Media Inquiries

Members of the media, please contact Mia Jacobs at for information about covering this year’s festival events.

“Filmmaker tells personal story of Manzanar” | Los Angeles Times

In the Press, News

For Burbank native Brett Kodama, his film about his grandmother’s experience at the Manzanar War Relocation Center during World War II became more than just an informative piece about internment camps and a way to fund other film projects down the road. 

Kodama’s documentary, “One-Two-One-Seven: A Story of Japanese Internment,” turned into his own political statement on what could happen again under the wrong leadership in the United States. FULL STORY.

Post’s Lonnae O’Neal Takes Her Son To The Festival

DC, In the Press

I missed the civil rights movement, but at the third March on Washington Film Festival, I was transfixed.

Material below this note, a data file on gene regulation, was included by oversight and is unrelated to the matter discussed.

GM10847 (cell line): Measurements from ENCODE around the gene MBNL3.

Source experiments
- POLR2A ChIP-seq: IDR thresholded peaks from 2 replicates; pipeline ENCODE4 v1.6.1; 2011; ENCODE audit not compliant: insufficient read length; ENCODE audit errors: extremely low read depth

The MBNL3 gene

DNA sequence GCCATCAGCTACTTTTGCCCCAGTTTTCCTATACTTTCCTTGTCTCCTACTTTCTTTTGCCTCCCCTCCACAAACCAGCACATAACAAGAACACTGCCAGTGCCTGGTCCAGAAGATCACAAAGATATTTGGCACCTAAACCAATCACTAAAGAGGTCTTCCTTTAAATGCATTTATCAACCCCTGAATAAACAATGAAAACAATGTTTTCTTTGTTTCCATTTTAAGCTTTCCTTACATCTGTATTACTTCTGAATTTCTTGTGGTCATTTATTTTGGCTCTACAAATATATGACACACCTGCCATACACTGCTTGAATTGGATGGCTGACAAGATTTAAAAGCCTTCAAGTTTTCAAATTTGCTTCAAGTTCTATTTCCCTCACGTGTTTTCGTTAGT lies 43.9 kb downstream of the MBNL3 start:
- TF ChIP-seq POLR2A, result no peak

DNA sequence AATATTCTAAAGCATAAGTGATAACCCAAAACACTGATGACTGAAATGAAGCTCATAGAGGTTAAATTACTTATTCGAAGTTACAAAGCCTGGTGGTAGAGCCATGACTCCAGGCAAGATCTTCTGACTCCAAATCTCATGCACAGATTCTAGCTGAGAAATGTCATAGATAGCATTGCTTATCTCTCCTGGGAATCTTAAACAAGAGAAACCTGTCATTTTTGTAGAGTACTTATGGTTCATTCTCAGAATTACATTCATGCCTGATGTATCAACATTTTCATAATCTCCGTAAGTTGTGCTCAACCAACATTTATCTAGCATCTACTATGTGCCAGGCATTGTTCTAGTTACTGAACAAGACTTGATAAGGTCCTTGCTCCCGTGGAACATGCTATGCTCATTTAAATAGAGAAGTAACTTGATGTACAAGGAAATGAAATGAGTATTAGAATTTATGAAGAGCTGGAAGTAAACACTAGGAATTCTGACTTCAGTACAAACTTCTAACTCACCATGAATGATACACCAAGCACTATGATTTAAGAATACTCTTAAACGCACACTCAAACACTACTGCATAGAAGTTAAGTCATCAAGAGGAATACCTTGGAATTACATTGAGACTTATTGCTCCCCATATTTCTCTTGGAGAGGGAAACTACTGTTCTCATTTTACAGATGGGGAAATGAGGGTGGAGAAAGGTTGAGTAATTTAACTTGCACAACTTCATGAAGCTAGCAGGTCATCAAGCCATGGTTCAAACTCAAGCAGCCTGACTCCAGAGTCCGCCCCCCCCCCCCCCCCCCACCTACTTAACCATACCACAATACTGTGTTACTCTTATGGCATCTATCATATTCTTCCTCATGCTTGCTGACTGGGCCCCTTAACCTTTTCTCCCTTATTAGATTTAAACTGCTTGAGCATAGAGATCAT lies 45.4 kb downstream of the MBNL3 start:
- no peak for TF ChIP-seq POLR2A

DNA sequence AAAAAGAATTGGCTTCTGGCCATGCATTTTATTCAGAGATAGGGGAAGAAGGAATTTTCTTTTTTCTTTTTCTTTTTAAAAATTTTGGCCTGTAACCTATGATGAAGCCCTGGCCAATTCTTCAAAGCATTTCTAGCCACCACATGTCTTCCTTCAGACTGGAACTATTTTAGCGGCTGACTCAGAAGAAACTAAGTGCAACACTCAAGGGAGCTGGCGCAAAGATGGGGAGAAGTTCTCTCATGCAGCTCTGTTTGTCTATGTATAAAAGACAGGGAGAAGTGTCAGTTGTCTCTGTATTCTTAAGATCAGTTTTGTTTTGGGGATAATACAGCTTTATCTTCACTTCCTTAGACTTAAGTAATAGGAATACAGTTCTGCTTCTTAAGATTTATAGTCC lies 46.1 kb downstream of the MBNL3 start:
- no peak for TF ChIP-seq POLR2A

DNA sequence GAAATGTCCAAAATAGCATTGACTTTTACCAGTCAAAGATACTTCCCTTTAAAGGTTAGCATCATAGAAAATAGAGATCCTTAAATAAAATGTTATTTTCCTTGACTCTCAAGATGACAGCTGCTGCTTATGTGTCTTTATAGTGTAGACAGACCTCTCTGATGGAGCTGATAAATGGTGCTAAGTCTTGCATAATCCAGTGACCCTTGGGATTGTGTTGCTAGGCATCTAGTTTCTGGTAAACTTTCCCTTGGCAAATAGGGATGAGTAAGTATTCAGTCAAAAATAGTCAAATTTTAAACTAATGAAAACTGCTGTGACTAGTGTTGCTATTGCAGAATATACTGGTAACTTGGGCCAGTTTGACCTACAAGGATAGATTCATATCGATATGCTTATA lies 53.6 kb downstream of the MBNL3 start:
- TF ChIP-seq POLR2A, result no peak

That decades old history is so much a part of our present.

Those 20th century moments are sending shout-outs to this one: Here’s how it was, here are our stories — don’t they sound familiar — and Lord, it’s good to see you.

Of course, that last part is just the old movement folks in the audience having their little reunions during the festival, which ends Saturday. FULL STORY

BYT Interviews Beth Lynk

DC, In the Press

Occurring from July 15-25, 2015, the March on Washington Film Festival enters its third year. Originated in Washington D.C. on the occasion of the 50th anniversary of the march itself, it now exists with the express goal of maintaining a social and cultural link to the civil rights movement. Now, three years later the festival’s goals — much like the civil rights movement’s goals — encompass everything from creating positive spaces to discussing troubling issues surrounding race and racism to improving the presentation of the movement as an educational tool.

Brightest Young Things had the opportunity to speak with Beth Lynk, a Senior Associate at The Raben Group and an Associate Producer at the March on Washington Film Festival. With a compassionate eye aimed at awareness, education and preservation of the movement’s legacy, she does well in addressing the importance of the festival. FULL STORY

Save the Date: July 13-22, 2017 in Washington, D.C. Get Updates